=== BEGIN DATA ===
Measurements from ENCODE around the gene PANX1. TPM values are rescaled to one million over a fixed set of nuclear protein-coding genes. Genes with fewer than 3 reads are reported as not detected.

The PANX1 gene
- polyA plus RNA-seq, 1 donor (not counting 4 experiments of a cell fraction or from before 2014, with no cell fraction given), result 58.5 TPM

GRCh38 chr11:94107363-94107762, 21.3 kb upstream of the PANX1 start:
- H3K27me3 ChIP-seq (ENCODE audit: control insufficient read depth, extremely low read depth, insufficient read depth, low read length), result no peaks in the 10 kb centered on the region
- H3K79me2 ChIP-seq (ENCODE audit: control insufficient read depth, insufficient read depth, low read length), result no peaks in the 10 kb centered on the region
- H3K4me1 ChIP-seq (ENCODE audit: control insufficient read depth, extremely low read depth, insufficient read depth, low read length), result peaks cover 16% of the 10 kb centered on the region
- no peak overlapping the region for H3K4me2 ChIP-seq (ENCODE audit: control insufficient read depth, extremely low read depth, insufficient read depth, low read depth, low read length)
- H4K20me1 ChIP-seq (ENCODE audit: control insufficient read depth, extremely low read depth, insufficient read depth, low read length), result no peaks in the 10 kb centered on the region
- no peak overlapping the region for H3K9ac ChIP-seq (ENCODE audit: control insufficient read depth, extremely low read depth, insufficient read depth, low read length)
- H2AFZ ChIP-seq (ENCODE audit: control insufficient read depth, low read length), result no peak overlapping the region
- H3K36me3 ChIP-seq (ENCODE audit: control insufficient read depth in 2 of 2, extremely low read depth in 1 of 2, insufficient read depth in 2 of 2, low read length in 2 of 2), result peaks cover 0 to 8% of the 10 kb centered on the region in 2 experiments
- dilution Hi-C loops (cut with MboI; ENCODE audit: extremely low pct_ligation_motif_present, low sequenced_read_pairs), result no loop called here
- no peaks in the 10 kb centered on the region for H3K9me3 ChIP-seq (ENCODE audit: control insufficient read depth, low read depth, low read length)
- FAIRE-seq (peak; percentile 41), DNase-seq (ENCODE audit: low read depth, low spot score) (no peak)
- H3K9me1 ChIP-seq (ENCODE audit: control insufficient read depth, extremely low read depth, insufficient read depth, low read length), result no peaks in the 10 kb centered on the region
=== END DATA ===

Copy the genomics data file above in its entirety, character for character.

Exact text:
Measurements from ENCODE around the gene PANX1. TPM values are rescaled to one million over a fixed set of nuclear protein-coding genes. Genes with fewer than 3 reads are reported as not detected.

The PANX1 gene
- polyA plus RNA-seq, 1 donor (not counting 4 experiments of a cell fraction or from before 2014, with no cell fraction given), result 58.5 TPM

GRCh38 chr11:94107363-94107762, 21.3 kb upstream of the PANX1 start:
- H3K27me3 ChIP-seq (ENCODE audit: control insufficient read depth, extremely low read depth, insufficient read depth, low read length), result no peaks in the 10 kb centered on the region
- H3K79me2 ChIP-seq (ENCODE audit: control insufficient read depth, insufficient read depth, low read length), result no peaks in the 10 kb centered on the region
- H3K4me1 ChIP-seq (ENCODE audit: control insufficient read depth, extremely low read depth, insufficient read depth, low read length), result peaks cover 16% of the 10 kb centered on the region
- no peak overlapping the region for H3K4me2 ChIP-seq (ENCODE audit: control insufficient read depth, extremely low read depth, insufficient read depth, low read depth, low read length)
- H4K20me1 ChIP-seq (ENCODE audit: control insufficient read depth, extremely low read depth, insufficient read depth, low read length), result no peaks in the 10 kb centered on the region
- no peak overlapping the region for H3K9ac ChIP-seq (ENCODE audit: control insufficient read depth, extremely low read depth, insufficient read depth, low read length)
- H2AFZ ChIP-seq (ENCODE audit: control insufficient read depth, low read length), result no peak overlapping the region
- H3K36me3 ChIP-seq (ENCODE audit: control insufficient read depth in 2 of 2, extremely low read depth in 1 of 2, insufficient read depth in 2 of 2, low read length in 2 of 2), result peaks cover 0 to 8% of the 10 kb centered on the region in 2 experiments
- dilution Hi-C loops (cut with MboI; ENCODE audit: extremely low pct_ligation_motif_present, low sequenced_read_pairs), result no loop called here
- no peaks in the 10 kb centered on the region for H3K9me3 ChIP-seq (ENCODE audit: control insufficient read depth, low read depth, low read length)
- FAIRE-seq (peak; percentile 41), DNase-seq (ENCODE audit: low read depth, low spot score) (no peak)
- H3K9me1 ChIP-seq (ENCODE audit: control insufficient read depth, extremely low read depth, insufficient read depth, low read length), result no peaks in the 10 kb centered on the region